Nagaland became a full-fledged state on 1 December, 1963. On this occasion, the Hornbill Festival is organised every year. This celebration goes on for 10 days and one gets to see a myriad of shades of different sets of cultural heritage, lifestyle and the lush green Naga Bhumi.
The festival is organised in Kisma village in Shillong, the capital of Nagaland. Thousands of tourists from all over the world come to visit here. It’s full-on entertainment for 10 continuous days. Enthusiastic dances of Naga youth, rhythmic songs, colourful traditional attires, beads and necklaces, earrings and other ornaments perfectly suit their robust build and body language.
The beautifully decorated sharp spears in their hands are a centre of attraction and make one dance to its swinging tunes. Nagaland has little flat surface, so a separate temporary stadium is constructed for the festival.
The state government has creatively utilised the space and made a heritage village to showcase their traditional Naga culture and practices. The sides of this village are studded with traditional Bamboo shops selling local delicacies and handicrafts.
One gets to see numerous styles of Naga architecture. Every tribe’s household has its emblem marked at the top of the house, and daily use articles are beautifully decorated. The raw materials used for construction are locally available — bamboo, grass, soil, wood and stones. Humans, Tigers, Elephants, Hornbill Birds, Python, Mithun bird, etc., are imprinted as images on doors and windows.
One gets to see different styles of buildings from almost 16 different Naga tribes. Every hut also has separate spaces for living, utensils, grains storage, meat drying, etc. The traditional rice beer made from rice is the local favourite. During the festival, it’s widely consumed.
Daily, people from various tribes present their arts from the main gate and welcome visitors happily standing on both sides of the road. The Hornbill festival sees participation from all 16 naga tribes, from locals to highly educated people who have settled outside the state. Their vigour and energy are highly visible through their performances.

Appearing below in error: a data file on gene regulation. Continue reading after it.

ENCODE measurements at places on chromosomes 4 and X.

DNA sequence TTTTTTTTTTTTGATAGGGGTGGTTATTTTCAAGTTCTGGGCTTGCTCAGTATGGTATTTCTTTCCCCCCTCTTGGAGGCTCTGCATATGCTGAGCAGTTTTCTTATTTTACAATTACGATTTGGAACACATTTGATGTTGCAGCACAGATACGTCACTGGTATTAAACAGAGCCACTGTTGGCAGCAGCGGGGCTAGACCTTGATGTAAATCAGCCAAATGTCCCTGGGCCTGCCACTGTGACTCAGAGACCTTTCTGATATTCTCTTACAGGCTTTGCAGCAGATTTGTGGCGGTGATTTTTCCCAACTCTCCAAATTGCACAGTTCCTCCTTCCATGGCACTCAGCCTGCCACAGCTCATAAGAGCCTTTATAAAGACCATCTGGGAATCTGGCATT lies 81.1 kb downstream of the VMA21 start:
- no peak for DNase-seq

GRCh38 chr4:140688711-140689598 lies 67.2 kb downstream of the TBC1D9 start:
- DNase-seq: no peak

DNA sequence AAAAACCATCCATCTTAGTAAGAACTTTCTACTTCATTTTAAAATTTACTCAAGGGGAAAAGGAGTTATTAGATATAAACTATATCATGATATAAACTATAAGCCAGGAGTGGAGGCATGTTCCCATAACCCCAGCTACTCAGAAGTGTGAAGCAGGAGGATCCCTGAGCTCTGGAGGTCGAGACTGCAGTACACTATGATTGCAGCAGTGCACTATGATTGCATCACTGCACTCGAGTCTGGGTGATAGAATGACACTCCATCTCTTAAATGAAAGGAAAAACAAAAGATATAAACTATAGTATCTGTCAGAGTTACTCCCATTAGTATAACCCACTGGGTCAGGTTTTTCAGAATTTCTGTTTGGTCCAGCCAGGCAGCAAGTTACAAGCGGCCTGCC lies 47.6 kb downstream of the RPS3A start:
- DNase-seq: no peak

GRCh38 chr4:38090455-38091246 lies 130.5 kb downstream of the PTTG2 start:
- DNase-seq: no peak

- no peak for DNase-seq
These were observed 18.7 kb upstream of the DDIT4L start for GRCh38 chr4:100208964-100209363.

A special attraction is a cap made from hornbill feathers worn by both men and women. The Nagas are a good host and warmly welcome their guests. They are culturally artistic, reflected in every aspect of their life, from costumes to house building. The ladies sew their dresses, caps, shawls and jackets.
The Nagas have successfully preserved their ancient cultures and skills. Over 21% of the total area of Nagaland is under forest cover. The weather is mostly cool due to evergreen forests. October to June is the best period for tourism.
The pleasant climate of the place earned it the title of “Switzerland of the East” from the British. The sun sets at 5 in the evening and rises at around 4 in the morning. Early to bed early to rise is something the Nagas have naturally followed for ages.
The Hornbill bird is now endangered in the state. This bird, a.k.a. Dhanesh in Maharashtra, is also found in Konkan and other areas of the state. The beak of the hornbill and its long black feathers have a huge importance in Naga culture.
The cap made from these is considered to be a symbol of prosperity and high status. This cap is also given as a marriage gift to the bridegroom.
In ancient times, it was given as a prize to the winners of headhunting battles. But that then led to large scale hunting of the Hornbill bird and their population declined. Now its hunting has been banned by law and as a symbolic gesture, the popular festival has been named after the bird.